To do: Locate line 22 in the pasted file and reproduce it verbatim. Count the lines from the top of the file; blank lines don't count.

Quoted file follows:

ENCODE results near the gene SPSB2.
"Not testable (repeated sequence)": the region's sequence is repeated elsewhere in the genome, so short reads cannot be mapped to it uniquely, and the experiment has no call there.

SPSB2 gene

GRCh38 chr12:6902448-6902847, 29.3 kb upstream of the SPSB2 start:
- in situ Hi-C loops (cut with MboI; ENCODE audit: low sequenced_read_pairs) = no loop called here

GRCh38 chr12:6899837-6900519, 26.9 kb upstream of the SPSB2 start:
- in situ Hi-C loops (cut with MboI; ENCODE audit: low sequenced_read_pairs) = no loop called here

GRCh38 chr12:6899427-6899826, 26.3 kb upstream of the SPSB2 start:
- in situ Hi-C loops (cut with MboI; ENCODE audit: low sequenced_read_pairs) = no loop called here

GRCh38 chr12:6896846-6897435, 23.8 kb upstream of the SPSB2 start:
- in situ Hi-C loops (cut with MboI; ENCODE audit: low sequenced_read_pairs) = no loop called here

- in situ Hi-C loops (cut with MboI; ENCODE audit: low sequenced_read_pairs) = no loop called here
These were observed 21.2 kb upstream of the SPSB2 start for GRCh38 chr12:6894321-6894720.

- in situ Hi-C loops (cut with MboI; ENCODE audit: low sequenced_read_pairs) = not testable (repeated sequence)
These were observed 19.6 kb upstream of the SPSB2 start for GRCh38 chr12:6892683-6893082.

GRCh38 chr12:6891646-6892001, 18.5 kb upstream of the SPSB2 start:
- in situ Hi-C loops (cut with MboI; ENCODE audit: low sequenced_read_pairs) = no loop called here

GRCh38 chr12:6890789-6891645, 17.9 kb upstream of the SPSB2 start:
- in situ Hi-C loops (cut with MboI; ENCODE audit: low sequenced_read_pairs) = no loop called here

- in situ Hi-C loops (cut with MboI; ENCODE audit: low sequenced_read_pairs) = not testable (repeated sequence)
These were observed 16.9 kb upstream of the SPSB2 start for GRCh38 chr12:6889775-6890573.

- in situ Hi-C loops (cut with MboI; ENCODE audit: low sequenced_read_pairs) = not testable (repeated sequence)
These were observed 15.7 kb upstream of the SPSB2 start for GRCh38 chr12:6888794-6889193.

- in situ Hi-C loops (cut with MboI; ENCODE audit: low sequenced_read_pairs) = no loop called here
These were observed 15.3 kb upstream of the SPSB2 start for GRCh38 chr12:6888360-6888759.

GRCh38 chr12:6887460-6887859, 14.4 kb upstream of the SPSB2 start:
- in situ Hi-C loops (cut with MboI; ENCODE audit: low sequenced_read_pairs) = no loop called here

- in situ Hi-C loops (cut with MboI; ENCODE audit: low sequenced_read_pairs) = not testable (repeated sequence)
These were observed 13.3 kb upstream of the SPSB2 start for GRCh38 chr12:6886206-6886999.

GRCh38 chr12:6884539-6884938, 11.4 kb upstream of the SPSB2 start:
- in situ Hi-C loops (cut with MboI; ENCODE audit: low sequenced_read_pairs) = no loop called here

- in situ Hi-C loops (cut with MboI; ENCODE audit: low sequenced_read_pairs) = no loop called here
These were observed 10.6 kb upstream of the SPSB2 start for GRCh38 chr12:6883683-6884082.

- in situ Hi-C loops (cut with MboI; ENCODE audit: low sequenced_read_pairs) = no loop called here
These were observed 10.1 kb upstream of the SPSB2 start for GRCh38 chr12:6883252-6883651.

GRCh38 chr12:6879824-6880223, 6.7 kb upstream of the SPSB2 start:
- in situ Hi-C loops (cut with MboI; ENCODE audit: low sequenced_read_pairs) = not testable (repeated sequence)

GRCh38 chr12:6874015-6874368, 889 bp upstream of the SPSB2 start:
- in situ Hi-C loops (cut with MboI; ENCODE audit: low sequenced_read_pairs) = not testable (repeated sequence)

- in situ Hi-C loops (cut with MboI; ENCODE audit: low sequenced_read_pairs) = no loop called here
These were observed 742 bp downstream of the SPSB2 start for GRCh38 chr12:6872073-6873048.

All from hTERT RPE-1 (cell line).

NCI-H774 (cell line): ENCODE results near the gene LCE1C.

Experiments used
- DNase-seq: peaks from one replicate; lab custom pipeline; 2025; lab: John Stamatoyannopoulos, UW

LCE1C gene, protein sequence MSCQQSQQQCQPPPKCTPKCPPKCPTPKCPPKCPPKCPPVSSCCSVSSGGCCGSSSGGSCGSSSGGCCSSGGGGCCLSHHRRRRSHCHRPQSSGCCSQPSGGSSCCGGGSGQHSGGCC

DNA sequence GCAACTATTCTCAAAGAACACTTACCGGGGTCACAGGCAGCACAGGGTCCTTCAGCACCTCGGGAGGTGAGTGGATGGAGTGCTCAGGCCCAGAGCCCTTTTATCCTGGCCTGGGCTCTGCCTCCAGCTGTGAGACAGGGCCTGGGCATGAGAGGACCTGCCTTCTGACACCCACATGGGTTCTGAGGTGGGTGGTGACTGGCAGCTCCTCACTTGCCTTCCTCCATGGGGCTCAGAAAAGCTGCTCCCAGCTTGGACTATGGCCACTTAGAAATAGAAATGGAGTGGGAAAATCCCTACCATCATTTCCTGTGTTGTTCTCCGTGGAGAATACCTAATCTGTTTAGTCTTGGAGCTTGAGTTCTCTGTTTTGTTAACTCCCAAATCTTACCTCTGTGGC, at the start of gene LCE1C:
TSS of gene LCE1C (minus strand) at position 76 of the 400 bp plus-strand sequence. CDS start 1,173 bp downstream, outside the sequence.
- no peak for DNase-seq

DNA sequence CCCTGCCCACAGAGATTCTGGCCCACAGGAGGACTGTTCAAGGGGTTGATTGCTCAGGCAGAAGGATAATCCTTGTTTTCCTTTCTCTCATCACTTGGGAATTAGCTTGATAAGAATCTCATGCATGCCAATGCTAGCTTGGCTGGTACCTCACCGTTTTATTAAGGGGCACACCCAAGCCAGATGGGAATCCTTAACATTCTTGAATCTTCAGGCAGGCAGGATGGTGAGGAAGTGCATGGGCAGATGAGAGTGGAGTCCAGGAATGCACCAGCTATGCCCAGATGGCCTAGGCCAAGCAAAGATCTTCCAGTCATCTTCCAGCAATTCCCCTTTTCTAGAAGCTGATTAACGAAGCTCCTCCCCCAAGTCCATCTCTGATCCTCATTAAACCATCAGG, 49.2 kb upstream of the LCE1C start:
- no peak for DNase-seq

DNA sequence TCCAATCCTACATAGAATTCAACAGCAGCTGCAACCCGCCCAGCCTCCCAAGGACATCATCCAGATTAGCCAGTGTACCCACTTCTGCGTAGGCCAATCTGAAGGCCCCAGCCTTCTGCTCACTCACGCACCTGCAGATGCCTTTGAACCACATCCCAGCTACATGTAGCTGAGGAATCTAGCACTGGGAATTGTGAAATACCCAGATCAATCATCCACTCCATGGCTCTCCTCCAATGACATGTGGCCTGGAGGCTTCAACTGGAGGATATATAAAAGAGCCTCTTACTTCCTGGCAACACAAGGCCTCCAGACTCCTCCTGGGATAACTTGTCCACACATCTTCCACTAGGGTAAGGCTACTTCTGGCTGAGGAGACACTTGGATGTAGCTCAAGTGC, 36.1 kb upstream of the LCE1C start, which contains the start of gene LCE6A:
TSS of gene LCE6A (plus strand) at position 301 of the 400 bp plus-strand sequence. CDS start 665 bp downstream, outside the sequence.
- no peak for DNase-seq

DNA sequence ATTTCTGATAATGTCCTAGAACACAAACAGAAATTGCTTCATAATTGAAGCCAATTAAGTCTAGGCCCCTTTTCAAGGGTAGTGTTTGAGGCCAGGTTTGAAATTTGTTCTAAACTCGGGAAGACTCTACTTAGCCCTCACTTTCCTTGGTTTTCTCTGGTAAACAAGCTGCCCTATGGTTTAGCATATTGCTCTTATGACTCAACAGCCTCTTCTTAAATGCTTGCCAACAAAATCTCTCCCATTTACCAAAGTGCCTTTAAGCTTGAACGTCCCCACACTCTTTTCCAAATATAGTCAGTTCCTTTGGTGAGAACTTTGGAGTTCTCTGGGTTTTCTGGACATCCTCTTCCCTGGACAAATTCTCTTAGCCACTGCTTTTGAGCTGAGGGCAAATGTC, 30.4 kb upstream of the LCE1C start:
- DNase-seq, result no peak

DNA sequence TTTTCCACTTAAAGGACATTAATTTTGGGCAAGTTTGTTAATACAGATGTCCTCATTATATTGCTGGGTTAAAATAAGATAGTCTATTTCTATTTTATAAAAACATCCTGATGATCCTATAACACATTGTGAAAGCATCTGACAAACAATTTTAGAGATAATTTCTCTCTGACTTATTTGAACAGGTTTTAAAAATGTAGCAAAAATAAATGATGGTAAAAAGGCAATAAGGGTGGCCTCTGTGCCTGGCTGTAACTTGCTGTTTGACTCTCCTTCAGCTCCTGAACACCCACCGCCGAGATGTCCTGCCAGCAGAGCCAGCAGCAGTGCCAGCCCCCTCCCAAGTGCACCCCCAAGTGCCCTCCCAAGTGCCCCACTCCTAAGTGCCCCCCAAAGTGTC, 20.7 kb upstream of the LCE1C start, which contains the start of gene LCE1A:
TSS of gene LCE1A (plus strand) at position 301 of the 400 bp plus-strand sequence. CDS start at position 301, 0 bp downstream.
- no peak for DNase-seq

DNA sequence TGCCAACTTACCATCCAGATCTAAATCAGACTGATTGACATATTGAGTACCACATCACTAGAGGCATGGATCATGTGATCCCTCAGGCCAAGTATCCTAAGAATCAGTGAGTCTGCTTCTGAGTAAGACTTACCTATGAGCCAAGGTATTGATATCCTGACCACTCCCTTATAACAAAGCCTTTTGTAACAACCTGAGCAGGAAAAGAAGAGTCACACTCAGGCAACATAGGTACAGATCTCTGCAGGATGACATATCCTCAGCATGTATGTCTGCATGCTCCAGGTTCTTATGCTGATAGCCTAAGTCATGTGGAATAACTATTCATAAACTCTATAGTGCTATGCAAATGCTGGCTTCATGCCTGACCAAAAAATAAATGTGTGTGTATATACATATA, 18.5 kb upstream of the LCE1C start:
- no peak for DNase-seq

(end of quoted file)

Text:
- in situ Hi-C loops (cut with MboI; ENCODE audit: low sequenced_read_pairs) = not testable (repeated sequence)